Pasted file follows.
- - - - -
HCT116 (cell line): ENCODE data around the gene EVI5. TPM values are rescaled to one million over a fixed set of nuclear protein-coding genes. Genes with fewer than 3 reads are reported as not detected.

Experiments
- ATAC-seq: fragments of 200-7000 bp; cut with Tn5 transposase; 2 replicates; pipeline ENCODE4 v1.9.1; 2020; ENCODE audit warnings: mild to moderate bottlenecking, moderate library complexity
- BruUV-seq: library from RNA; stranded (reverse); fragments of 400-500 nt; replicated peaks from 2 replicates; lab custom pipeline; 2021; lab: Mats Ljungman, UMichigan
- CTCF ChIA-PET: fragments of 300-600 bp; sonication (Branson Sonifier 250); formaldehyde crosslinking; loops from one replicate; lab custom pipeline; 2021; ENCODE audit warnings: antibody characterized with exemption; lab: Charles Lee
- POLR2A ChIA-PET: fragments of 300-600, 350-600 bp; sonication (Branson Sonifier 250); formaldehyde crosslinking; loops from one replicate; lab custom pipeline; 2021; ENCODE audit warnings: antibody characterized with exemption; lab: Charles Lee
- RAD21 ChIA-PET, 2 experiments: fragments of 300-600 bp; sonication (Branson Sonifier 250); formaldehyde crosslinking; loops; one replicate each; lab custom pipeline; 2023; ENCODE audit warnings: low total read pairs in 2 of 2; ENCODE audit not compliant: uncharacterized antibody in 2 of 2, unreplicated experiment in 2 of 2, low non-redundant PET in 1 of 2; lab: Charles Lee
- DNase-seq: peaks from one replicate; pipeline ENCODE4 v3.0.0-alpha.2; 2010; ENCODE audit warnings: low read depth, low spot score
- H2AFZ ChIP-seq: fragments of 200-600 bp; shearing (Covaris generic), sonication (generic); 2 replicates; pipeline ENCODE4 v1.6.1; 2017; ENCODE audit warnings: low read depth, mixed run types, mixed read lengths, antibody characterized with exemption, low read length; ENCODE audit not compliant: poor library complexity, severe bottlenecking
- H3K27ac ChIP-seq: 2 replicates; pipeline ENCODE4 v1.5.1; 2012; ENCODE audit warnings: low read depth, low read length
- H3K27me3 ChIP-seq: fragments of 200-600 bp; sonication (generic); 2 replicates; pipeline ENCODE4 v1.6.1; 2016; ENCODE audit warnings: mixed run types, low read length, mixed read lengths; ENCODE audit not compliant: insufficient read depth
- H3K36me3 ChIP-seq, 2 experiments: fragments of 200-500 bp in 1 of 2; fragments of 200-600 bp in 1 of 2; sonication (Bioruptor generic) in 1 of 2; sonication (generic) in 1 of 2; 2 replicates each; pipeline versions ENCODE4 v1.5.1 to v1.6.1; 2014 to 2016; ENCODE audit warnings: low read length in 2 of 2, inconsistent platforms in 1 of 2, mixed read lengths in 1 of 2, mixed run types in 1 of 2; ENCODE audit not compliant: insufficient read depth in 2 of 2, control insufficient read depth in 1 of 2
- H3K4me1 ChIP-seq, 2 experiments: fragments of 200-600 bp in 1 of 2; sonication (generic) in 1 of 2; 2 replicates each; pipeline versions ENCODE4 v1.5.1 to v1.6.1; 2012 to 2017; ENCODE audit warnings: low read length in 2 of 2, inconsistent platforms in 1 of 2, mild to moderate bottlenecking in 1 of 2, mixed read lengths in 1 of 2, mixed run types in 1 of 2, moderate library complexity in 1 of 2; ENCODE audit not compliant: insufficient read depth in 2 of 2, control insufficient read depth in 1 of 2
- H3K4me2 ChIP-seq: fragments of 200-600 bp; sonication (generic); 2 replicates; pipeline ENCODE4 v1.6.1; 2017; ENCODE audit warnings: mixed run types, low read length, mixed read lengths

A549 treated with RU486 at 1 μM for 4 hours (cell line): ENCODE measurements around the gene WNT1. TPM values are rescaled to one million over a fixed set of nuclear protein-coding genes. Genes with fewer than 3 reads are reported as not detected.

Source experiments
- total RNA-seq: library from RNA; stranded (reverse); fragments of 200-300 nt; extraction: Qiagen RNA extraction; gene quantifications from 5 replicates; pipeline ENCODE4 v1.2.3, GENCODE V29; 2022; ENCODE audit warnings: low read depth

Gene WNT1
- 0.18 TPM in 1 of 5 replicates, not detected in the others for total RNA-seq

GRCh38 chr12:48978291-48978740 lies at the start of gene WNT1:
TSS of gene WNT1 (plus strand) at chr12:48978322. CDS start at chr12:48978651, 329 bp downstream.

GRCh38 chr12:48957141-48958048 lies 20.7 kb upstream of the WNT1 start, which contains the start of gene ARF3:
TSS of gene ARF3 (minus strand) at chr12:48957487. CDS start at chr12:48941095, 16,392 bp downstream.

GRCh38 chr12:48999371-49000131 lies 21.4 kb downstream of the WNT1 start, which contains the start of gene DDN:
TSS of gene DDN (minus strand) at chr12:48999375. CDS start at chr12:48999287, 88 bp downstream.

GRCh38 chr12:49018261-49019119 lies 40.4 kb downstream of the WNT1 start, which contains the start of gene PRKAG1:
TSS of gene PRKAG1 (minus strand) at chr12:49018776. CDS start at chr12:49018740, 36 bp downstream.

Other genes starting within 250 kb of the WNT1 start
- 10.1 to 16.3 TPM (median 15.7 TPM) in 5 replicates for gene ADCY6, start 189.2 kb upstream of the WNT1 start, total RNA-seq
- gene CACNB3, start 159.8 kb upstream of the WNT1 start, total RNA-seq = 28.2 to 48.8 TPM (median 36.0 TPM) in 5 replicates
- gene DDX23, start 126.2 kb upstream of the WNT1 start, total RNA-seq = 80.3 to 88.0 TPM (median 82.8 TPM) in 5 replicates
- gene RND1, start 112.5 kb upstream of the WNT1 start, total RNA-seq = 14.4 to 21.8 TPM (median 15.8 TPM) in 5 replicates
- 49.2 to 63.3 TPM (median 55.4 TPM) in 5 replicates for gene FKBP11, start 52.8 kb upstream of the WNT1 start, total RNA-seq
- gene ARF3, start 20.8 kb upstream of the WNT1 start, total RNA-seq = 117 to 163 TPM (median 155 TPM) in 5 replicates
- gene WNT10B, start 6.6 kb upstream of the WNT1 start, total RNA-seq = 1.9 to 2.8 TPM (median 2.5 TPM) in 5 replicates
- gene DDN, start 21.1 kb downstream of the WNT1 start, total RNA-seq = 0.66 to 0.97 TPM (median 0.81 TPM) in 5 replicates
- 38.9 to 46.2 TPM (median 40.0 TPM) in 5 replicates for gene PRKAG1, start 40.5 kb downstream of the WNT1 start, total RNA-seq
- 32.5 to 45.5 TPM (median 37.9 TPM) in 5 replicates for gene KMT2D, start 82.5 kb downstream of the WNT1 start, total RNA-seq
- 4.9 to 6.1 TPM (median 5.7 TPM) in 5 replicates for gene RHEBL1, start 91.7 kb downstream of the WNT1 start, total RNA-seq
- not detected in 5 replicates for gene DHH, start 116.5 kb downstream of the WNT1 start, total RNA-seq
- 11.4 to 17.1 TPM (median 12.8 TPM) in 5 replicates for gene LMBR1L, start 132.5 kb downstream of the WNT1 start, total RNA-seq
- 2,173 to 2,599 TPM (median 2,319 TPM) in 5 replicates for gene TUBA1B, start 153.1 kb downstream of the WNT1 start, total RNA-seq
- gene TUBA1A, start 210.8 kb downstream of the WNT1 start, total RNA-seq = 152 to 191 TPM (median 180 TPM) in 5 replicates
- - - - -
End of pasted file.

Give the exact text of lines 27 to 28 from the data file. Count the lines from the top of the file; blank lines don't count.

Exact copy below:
TSS of gene PRKAG1 (minus strand) at chr12:49018776. CDS start at chr12:49018740, 36 bp downstream.

Other genes starting within 250 kb of the WNT1 start